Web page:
The New Edinburgh Edition of the Collected Works of Robert Louis Stevenson

Writing Explanatory Notes /2

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Understanding (through) Annotations,
15th International Connotations Symposium
July 28 – August 1, 2019, Eberhard Karls University Tübingen (Germany)

The following notes on papers of interest to EdRLS are taken from the book of abstracts.

David Fishelov, ‘Annotating Satirical Texts and Its Limitations: Exemplified by Swift’s Gulliver’s Travels’. This talk tackles the problem of whether providing close contemporary context can go too far, turning the text into a historical document.

I will argue in my paper that by anchoring certain textual elements of satirical texts in a specific historical context, these annotations take the risk of narrowing the semantic potentialities and the universal appeal of these elements. I will further argue that the effectiveness of satirical texts lies ultimately in their ability to transcend the concrete historical circumstances of their composition. Effective satirical texts constantly move between the topical, the universal and the fantastic, and we should be careful not to pay too much attention to topical references found in detailed annotations, lest we turn an effective satire into a historical document.

Lena Linne and Burkhard Niederhoff, ‘Against Interpretation: Annotating Literature as an Embedded Textual Practice’. This talk argues for restraint in annotation

Notes should facilitate rather than interfere, support rather than interrupt. They should enable readers to find their own interpretations instead of imposing a particular interpretation on them. A violation of these principles can be found in Roger Luckhurst’s note on the scene in Dr Jekyll and Mr Hyde in which Edward Hyde collides with a girl and then calmly walks over her. Luckhurst suggests that this is an allegory of sexual intercourse or, more specifically, of child prostitution. This note is superfluous or even misleading for two reasons. First, any reader might arrive at the Freudian interpretation him- or herself. Second, the note detracts from an attentive literal reading of the passage which is more interesting and original than the allegorical one. In our talk, we would like to examine three recent editions of Stevenson’s novella by Luckhurst (World’s Classics), Katherine Linehan (Norton) and Richard Dury (Edizioni C. I. Genova) to distinguish necessary and helpful notes from superfluous and misleading ones and to flesh out the principles of an-notation as an embedded textual practice.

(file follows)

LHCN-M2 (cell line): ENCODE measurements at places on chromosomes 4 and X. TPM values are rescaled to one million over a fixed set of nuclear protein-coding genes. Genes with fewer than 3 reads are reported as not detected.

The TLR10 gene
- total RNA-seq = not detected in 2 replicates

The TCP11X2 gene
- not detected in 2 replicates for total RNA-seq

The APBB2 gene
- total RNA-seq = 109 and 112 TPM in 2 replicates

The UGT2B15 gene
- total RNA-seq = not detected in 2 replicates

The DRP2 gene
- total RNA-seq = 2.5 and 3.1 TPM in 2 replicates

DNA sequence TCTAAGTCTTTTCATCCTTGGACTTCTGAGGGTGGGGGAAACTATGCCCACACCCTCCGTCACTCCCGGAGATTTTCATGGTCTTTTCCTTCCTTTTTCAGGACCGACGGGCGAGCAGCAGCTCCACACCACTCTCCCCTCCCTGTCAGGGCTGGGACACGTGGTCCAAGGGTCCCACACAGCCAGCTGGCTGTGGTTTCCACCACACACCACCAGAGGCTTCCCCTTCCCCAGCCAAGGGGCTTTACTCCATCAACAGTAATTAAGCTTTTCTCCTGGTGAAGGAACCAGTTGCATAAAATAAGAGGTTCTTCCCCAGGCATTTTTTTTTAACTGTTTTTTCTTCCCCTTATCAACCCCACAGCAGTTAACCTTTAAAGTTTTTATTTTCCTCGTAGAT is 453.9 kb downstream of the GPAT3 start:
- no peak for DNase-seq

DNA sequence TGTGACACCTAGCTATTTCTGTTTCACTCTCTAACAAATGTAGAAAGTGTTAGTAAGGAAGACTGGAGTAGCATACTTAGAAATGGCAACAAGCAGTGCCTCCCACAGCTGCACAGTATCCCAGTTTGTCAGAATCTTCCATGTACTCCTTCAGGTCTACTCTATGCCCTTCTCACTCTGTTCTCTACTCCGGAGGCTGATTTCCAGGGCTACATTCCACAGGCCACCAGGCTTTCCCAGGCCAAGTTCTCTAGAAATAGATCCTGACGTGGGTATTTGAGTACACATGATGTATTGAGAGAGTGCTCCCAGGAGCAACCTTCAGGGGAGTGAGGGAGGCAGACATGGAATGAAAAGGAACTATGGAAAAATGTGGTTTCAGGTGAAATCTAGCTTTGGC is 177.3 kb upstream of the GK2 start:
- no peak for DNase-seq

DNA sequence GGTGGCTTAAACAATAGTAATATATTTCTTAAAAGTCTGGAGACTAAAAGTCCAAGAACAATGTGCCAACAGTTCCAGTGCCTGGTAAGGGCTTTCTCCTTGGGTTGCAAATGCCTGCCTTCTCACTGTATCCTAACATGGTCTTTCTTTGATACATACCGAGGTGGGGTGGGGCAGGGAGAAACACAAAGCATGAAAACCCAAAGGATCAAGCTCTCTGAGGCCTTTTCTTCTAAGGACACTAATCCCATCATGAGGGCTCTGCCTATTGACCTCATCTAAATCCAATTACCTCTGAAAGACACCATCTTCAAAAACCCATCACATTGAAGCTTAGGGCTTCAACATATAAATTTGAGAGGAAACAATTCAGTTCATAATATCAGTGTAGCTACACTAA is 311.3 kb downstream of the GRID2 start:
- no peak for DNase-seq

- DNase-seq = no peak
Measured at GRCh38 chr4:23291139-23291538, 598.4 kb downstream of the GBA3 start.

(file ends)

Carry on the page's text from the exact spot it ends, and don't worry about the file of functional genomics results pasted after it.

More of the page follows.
[I fear that the Dury edition will provide a good example of excessive annotation. —RD]

Marcus Walsh, ‘Annotating Alexander Pope for Oxford: Theory and Practice’. A General Editor of the planned 24-volume Oxford edition of Alexander Pope addresses practical and theoretical issues of annotation with reference to his section on Annotation for the ‘Editorial Guidelines’.

I shall consider in particular:

The nature and range of our assumed audience (‘scholars and informed modern readers, including the able undergraduate’), and its consequences for our practice;

The approach taken in our edition to linguistic, literary, political, personal, and cultural contexts;

Our approach to the relation of commentary to interpretation, including the selection of contextualising information, the illustration and explanation of allusions, and the necessity and value of lexical notes.

Manfred Malzahn, ‘ “Let’s do it to them before they do it to us”: Self-Annotation in Scottish Literature’. A talk about the function of self-annotation in texts.

I intend to present and discuss samples of footnotes and glossaries to texts by authors such as Walter Scott, Robert Louis Stevenson or Lewis Grassic Gibbon, in which elements of Scots—whether seen as national language or as dialect—are embedded in standard English.

See also Writing Explanatory Notes.

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